Hoverboard blamed in total loss of home near Christ Presbyterian Academy


Hoverboard blamed in total loss of home near Christ Presbyterian Academy

Home Page staff reports

A January fire that consumed a million dollar home off Old Hickory Boulevard has been traced to a hoverboard, according to the State Fire Marshal.

The Tennessee State Fire Marshal’s Office is renewing its alert to consumers about the potential fire hazards of so-called “hoverboard” toys after the first confirmed house fire caused by a hoverboard in Tennessee destroyed a $1 million home.

It was the second fire involving a hovergoard in the past three months in Nashville.

“Today, the Tennessee Department of Commerce & Insurance and the Tennessee State Fire Marshal’s Office renew our strong warning to Tennessee consumers about so-called ‘hoverboard’ devices becoming potential fire hazards to Tennessee consumers,” Tennessee Commerce & Insurance Deputy Commissioner Gary West said in a press release reporting the results of the fire investigation. “The recent fire in Nashville is the first reported fire in Tennessee caused by one of these devices. One hoverboard-related fire is one fire too many.”

Nashville Fire investigators shared details and photos of their investigation.

At 11:40 p.m. on Jan. 9, 2016, on Radcliff Drive, just south of Old Hickory Boulevard and west of Christ Presbyterian Academy, two teens hid upstairs in a home after hearing noises downstairs. Unbeknownst to them, a FITURBO F1 “hoverboard” had burst into flames on the first floor. Upon being confronted with smoke, a 16-year-old girl kicked out a second-floor window and leapt into her father’s arms. Both received minor injuries in the process. The father then helped the 14-year-old boy out a second-story window with a ladder.

The two teens were both taken to Monroe Carell Jr. Children’s Hospital at Vanderbilt with minor injuries. The father, who injured his arm while trying to catch his daughter, said he would drive himself to the emergency room.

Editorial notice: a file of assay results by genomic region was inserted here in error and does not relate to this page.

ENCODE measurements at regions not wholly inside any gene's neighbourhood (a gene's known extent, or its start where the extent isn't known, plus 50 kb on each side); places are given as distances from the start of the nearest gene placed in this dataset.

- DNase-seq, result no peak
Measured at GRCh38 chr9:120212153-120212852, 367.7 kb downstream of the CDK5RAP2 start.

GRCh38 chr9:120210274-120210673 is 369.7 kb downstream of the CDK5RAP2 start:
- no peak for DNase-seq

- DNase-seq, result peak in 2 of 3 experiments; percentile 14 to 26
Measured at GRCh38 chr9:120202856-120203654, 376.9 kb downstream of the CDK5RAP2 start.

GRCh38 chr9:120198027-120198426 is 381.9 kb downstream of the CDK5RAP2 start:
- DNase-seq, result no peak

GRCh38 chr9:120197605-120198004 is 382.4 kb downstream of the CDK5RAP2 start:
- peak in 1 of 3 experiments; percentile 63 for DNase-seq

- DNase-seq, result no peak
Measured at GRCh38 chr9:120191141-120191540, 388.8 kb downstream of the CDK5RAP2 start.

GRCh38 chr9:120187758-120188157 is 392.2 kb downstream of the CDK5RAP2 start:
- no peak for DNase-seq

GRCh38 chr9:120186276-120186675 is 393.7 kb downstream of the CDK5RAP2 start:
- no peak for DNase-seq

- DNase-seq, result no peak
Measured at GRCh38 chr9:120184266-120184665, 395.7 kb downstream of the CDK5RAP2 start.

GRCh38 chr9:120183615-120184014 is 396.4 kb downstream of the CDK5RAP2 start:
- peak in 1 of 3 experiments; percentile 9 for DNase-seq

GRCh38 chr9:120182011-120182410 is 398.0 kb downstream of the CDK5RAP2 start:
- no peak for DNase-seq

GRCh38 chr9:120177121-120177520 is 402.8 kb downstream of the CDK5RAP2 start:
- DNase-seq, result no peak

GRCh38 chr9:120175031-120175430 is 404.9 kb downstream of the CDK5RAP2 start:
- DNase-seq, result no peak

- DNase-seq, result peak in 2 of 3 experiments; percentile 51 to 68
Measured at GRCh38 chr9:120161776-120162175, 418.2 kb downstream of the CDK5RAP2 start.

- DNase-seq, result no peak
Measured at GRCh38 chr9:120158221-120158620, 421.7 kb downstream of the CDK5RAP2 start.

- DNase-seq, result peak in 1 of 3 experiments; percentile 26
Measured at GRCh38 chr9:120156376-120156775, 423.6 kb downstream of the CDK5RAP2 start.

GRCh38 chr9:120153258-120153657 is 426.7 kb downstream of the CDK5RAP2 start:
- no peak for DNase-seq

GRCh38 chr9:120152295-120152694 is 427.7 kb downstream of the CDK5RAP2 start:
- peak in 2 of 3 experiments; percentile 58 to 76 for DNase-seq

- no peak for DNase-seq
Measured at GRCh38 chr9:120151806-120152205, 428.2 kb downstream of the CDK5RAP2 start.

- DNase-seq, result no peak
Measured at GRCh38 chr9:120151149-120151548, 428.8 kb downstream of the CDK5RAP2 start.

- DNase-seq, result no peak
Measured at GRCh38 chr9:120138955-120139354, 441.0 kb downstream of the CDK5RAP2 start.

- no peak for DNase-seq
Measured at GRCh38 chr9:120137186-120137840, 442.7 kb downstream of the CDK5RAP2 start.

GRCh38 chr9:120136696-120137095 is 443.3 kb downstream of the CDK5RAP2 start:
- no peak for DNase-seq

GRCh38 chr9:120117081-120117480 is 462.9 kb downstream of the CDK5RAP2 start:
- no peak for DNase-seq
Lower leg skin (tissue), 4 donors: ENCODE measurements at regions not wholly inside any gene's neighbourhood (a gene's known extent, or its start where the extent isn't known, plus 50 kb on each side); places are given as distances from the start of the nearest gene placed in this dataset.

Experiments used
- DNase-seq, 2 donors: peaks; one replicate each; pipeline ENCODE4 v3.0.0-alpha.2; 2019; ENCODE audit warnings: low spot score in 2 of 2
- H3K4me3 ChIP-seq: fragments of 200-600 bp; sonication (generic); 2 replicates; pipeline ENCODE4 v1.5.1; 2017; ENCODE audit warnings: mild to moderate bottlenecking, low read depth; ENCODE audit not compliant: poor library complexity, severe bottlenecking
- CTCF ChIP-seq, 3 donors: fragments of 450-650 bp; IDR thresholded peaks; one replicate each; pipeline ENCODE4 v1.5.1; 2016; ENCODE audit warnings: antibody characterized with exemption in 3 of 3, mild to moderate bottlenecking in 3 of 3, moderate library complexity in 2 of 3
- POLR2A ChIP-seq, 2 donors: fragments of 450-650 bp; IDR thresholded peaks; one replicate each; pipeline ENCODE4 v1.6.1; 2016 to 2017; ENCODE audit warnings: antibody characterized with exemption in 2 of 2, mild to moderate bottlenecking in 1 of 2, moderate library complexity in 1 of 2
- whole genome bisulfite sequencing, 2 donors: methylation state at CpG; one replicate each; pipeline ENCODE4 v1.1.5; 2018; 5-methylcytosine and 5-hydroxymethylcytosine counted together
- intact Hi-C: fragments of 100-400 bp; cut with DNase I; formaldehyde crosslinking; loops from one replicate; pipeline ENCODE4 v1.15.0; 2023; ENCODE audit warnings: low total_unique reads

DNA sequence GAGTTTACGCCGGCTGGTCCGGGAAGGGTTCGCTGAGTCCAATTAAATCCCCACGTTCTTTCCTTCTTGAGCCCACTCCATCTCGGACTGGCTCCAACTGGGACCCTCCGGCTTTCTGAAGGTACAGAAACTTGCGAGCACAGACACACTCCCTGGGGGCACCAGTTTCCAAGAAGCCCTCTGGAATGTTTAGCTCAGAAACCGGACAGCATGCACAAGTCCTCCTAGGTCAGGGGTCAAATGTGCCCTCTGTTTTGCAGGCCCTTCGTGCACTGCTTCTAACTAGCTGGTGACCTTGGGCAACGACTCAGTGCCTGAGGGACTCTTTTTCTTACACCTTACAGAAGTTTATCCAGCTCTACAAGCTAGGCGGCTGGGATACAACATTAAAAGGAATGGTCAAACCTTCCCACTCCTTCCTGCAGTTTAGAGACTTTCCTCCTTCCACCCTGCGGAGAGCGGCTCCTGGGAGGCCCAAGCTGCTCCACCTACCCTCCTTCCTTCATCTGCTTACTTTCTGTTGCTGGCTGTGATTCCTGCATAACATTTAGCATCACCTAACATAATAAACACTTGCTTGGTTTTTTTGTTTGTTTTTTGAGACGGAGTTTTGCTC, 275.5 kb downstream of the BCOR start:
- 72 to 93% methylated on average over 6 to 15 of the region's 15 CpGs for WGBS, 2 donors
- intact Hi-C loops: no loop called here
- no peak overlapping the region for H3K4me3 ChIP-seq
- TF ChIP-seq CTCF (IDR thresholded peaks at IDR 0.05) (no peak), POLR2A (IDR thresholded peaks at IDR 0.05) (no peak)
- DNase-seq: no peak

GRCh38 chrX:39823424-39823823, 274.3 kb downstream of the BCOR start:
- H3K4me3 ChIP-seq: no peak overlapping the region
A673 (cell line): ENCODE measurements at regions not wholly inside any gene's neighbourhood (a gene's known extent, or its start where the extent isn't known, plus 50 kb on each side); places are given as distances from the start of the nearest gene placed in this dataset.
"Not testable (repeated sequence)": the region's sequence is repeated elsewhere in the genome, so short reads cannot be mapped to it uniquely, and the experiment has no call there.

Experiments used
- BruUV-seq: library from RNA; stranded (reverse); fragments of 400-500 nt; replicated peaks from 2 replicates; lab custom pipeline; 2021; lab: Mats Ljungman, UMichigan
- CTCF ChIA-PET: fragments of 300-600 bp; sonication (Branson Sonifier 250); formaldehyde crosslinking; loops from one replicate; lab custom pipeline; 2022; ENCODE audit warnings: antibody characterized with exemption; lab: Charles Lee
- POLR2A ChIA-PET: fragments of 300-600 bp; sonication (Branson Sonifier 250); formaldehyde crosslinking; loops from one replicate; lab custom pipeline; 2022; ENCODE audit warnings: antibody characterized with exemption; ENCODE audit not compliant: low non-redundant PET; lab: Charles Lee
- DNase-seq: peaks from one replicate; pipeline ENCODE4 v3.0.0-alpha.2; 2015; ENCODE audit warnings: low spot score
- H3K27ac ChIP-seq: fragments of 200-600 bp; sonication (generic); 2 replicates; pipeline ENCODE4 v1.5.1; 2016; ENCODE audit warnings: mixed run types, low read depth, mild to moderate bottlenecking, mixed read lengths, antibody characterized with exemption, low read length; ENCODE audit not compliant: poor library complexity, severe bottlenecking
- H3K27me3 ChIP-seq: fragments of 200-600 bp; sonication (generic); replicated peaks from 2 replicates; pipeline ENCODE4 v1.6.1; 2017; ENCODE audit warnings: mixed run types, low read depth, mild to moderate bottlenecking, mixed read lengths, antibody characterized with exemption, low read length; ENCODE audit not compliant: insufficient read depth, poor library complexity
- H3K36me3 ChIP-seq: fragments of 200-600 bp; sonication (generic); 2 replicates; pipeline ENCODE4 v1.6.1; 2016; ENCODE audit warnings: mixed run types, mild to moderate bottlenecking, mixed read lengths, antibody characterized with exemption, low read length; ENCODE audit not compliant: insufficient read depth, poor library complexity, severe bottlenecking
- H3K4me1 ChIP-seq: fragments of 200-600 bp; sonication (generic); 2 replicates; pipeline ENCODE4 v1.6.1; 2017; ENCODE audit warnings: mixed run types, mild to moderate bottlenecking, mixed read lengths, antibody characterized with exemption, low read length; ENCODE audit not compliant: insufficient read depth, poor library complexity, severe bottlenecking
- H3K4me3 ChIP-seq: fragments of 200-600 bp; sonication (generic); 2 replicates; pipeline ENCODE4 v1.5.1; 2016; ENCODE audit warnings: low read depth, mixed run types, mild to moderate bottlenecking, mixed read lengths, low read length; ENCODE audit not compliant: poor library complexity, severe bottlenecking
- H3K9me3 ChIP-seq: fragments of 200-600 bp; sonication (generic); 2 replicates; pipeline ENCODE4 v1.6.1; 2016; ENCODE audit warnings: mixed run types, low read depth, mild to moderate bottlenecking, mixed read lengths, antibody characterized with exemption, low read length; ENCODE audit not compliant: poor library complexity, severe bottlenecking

The fire destroyed the 4,000-plus-square-foot home.

Weeks of work by Nashville Fire Department led the investigators to determine that the fire was caused by the FITURBO F1 hoverboard. A subsequent investigation revealed that friends of the family who lost their home on Jan. 9 also experienced a small fire when their FITURBO F1 hoverboard – purchased in the same batch – caught fire in its battery compartment. Fortunately, only the hoverboard was damaged in that fire.

“We are fortunate that there were only minor injuries in what was an extremely dangerous fire,” said Nashville Fire Chief Rick White. “We hope Nashvillians use extreme caution before purchasing or using these hoverboards.”

Hoverboard safety tips:

If you do own a hoverboard, always use the manufacturer-supplied charge.

Do not leave it unattended while charging or plugged into an outlet overnight.

Do not overcharge the device and follow the manufacturer’s recommended charging times. (For more safety tips, go here.)

The U.S. Consumer Product Safety Commission is currently investigating dozens of such fires across the United States thought to be caused by hoverboards. The Radcliff Drive fire is now among those being investigated.